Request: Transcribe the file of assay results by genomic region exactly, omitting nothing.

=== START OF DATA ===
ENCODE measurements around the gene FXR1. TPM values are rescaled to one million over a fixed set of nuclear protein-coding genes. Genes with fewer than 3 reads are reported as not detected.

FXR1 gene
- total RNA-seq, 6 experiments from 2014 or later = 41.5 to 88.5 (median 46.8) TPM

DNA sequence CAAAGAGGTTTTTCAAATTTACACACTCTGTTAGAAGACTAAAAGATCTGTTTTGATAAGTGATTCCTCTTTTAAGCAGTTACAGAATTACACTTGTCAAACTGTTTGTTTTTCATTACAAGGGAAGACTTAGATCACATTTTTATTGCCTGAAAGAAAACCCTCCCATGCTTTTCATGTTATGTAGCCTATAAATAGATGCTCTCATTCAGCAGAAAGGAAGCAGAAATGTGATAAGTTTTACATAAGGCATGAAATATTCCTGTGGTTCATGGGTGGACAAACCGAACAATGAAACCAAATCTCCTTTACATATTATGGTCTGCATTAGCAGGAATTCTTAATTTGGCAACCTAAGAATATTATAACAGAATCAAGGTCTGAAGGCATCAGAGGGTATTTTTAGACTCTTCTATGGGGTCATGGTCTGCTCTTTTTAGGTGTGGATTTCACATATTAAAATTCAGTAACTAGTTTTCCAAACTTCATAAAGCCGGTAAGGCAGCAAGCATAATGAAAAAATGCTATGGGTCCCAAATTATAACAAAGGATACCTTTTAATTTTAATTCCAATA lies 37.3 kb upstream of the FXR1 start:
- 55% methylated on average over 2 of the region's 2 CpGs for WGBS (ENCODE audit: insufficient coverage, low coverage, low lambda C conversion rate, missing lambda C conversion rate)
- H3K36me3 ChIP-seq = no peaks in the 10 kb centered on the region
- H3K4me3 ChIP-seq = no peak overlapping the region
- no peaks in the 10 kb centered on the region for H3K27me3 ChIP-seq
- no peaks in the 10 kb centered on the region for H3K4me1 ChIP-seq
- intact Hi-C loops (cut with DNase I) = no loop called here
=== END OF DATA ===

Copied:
ENCODE measurements around the gene FXR1. TPM values are rescaled to one million over a fixed set of nuclear protein-coding genes. Genes with fewer than 3 reads are reported as not detected.

FXR1 gene
- total RNA-seq, 6 experiments from 2014 or later = 41.5 to 88.5 (median 46.8) TPM

DNA sequence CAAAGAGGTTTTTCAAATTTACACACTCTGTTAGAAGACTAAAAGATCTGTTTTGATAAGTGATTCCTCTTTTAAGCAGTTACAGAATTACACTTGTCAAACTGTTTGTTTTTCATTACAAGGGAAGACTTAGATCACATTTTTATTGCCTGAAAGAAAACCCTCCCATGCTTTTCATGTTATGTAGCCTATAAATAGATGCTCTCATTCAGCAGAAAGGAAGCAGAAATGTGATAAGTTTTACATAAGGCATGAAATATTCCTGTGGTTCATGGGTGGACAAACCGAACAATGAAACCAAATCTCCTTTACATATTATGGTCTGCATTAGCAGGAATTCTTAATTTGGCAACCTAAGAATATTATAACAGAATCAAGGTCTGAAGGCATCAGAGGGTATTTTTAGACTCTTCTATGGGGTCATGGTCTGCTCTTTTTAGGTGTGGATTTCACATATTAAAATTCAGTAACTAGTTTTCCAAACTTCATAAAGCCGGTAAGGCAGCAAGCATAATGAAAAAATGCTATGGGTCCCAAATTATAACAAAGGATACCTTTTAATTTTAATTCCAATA lies 37.3 kb upstream of the FXR1 start:
- 55% methylated on average over 2 of the region's 2 CpGs for WGBS (ENCODE audit: insufficient coverage, low coverage, low lambda C conversion rate, missing lambda C conversion rate)
- H3K36me3 ChIP-seq = no peaks in the 10 kb centered on the region
- H3K4me3 ChIP-seq = no peak overlapping the region
- no peaks in the 10 kb centered on the region for H3K27me3 ChIP-seq
- no peaks in the 10 kb centered on the region for H3K4me1 ChIP-seq
- intact Hi-C loops (cut with DNase I) = no loop called here